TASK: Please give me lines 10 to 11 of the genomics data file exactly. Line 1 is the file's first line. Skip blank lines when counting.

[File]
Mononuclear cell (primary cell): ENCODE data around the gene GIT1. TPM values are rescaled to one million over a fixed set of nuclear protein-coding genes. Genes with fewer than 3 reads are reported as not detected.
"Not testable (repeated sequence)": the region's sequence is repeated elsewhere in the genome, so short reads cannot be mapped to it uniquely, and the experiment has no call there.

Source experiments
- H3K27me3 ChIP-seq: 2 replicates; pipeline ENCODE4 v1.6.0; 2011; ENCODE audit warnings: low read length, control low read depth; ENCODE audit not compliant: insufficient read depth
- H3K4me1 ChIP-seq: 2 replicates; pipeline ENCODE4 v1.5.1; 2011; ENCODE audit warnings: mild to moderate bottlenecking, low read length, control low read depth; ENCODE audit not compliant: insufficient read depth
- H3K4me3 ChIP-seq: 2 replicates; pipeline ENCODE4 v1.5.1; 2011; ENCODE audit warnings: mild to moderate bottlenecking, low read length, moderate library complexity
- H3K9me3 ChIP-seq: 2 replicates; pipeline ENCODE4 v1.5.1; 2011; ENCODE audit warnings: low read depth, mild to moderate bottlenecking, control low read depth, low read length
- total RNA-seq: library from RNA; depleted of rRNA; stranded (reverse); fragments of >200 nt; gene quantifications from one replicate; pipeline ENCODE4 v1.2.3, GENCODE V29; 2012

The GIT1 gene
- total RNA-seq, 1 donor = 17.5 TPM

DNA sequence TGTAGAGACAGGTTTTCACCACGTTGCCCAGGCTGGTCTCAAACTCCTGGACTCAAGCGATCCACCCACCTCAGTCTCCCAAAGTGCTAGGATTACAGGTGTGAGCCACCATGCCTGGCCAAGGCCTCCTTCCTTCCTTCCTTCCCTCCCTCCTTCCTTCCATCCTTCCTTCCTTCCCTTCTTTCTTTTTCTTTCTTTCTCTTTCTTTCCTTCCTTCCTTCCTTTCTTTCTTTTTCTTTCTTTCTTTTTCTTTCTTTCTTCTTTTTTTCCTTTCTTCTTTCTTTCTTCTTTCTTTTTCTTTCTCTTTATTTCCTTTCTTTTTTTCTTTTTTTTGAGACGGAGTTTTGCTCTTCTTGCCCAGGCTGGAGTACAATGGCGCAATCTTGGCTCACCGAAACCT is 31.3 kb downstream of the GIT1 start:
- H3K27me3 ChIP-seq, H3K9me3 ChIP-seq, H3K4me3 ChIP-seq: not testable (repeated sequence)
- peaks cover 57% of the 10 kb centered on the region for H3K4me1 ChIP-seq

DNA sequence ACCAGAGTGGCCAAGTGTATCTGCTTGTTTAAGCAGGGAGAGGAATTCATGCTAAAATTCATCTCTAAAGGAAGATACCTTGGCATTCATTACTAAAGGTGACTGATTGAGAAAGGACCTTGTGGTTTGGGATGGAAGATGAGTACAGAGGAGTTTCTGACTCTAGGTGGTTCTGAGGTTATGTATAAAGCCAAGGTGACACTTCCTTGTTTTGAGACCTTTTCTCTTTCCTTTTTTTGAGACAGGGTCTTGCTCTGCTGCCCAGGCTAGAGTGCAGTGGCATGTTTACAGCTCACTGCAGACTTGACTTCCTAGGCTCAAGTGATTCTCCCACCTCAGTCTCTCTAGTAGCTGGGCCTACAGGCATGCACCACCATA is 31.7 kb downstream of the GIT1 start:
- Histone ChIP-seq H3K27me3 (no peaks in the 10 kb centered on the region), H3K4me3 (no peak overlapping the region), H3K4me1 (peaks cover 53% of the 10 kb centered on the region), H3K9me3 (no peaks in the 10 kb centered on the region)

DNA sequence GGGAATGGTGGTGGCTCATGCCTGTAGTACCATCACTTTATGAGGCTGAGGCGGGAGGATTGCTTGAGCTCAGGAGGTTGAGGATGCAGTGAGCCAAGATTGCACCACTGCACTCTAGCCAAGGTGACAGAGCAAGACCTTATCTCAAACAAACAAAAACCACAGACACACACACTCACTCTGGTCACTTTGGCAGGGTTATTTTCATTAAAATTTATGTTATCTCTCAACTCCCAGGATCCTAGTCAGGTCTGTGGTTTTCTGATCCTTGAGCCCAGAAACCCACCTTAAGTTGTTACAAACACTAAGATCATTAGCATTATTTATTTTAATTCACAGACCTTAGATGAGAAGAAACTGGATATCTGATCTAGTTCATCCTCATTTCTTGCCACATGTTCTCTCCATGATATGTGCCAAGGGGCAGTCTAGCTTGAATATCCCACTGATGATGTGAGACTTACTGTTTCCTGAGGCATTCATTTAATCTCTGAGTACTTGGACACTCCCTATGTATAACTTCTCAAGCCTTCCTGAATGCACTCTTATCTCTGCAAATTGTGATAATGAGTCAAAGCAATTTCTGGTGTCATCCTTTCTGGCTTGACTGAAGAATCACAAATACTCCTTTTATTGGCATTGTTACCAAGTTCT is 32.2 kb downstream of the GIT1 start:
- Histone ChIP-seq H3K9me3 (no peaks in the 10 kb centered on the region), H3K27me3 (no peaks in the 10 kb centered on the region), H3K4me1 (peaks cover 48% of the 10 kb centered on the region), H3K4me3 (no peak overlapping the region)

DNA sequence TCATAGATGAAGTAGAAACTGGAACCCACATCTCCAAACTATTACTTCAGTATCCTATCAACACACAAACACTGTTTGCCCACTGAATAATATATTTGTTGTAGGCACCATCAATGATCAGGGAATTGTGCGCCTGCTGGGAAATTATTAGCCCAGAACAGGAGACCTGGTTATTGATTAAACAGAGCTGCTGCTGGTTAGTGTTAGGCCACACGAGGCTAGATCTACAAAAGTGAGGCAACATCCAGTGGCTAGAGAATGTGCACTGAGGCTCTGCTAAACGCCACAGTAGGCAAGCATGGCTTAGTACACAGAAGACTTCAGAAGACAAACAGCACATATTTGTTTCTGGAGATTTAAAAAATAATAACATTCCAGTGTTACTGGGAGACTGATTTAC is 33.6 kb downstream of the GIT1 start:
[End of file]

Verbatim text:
- total RNA-seq, 1 donor = 17.5 TPM

DNA sequence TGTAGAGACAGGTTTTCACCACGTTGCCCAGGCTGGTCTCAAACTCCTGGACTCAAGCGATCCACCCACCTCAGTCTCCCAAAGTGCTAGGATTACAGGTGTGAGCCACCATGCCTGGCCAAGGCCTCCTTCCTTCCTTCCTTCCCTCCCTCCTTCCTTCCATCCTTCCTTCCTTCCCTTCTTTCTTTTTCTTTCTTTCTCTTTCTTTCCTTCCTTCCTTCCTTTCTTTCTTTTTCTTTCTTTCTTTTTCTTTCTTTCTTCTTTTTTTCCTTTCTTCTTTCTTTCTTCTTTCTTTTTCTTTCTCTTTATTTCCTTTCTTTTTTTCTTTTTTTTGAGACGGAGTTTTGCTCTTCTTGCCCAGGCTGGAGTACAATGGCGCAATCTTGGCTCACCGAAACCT is 31.3 kb downstream of the GIT1 start: